full name / name of organization:
Globalization. Neoliberalism. Planetarities. Contemporary critical
discourse attempting to address the relationship between local
cultural/sociopolitical trends and global systemic developments is
frequently marked by the use of theoretical models that (by virtue of being
employed as means of simplification rather than complication) gradually
devolve into less and less rigorous shorthand systems. Polemically
over-used and theoretically under-developed discussions of "globalization"
and "neoliberalism" that point out that there is a link between global and
local and that stop at the vague suggestion that we can "trace the global
in the local" arguably help us little in the effort to concretely
understand the complex socioeconomic, sociopolitical and cultural
interrelation of local and global systems.
This seminar intends to understand the "global-local"
relationship as a dialectical one and to produce precise interrogations of
the relationship between material/economic and sociopolitical structures by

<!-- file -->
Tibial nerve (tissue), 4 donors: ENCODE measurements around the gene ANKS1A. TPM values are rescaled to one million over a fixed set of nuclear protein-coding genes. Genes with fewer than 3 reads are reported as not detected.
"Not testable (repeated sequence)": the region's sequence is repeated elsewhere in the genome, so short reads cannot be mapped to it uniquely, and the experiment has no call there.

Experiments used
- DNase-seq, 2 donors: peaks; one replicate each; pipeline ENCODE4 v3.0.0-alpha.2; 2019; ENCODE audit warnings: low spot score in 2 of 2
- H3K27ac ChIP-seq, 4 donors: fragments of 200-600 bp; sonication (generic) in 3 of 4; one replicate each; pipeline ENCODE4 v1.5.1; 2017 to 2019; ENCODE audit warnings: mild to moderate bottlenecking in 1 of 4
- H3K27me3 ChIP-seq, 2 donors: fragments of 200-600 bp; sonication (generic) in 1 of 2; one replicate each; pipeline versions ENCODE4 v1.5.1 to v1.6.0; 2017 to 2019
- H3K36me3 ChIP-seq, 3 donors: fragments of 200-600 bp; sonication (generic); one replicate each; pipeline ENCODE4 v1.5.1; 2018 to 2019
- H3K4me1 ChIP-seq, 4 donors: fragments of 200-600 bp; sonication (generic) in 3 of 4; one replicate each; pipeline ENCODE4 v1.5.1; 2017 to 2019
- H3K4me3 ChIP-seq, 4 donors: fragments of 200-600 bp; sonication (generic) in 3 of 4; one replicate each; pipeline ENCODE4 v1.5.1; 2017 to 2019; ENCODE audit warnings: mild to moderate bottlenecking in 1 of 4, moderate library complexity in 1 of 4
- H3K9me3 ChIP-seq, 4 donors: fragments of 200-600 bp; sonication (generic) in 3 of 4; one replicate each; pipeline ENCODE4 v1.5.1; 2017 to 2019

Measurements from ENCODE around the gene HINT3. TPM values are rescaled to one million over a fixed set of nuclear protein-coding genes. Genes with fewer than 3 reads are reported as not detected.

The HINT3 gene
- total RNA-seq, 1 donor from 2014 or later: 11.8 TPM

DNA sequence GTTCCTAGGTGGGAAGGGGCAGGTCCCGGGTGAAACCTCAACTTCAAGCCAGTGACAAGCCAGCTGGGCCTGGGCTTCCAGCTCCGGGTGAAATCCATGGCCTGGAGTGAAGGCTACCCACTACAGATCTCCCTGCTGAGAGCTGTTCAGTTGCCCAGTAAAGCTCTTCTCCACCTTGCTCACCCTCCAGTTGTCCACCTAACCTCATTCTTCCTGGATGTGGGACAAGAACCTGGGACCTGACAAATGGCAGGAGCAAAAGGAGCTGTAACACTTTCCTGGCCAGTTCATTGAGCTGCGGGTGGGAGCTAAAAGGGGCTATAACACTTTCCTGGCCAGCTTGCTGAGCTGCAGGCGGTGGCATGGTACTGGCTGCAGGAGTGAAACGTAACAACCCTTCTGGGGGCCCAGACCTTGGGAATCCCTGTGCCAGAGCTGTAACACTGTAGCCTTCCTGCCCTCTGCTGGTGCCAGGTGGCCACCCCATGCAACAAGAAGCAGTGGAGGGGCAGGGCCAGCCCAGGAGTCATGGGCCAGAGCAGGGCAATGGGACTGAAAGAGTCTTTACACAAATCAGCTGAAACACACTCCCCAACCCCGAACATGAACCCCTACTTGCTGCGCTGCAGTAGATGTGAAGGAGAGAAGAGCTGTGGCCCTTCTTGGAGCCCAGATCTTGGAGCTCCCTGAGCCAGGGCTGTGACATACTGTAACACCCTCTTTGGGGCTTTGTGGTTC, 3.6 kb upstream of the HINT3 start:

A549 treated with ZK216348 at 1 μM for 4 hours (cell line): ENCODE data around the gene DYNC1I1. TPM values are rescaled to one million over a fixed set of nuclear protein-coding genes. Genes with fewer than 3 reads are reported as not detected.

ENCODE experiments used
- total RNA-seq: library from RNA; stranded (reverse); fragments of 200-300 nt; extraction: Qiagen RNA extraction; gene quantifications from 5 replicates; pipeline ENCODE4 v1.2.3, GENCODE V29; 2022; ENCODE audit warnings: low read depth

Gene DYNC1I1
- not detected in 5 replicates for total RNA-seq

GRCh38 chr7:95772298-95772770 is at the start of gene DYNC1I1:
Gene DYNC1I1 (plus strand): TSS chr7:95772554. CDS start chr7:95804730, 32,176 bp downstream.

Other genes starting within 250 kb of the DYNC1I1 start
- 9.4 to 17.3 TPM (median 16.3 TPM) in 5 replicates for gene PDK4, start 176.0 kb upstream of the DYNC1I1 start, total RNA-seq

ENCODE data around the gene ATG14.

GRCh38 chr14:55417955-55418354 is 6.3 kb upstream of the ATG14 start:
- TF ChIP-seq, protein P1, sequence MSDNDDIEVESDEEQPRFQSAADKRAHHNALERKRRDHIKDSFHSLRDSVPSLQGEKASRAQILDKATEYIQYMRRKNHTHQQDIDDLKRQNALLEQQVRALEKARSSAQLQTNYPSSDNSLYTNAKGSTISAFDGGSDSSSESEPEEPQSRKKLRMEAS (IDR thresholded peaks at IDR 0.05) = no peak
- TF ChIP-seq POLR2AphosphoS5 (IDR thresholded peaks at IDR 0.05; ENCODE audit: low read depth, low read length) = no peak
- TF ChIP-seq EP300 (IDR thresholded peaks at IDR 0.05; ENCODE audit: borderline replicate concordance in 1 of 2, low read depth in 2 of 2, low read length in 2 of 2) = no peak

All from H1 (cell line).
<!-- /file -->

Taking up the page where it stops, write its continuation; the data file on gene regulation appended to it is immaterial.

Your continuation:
complicating discussions of terms such as "global" themselves. Doesn't the
"global-local" distinction often produce falsely homogenous analyses of
either category? Can we really speak of a dominant global system? If so,
what precisely is it? What are we to make of the spaces and cultures of
uneven development within this dominant system (or for that matter within
local cultures themselves that on the level of cultural and material
production are always necessarily heterogeneous)? How can we complicate our
discussions by thinking in terms of temporal and spatial dialectics?
Finally, what is the relationship between culture and the material
structure we often simply describe as this thing called "globalization?"
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Received on Wed Sep 10 2008 - 12:12:42 EDT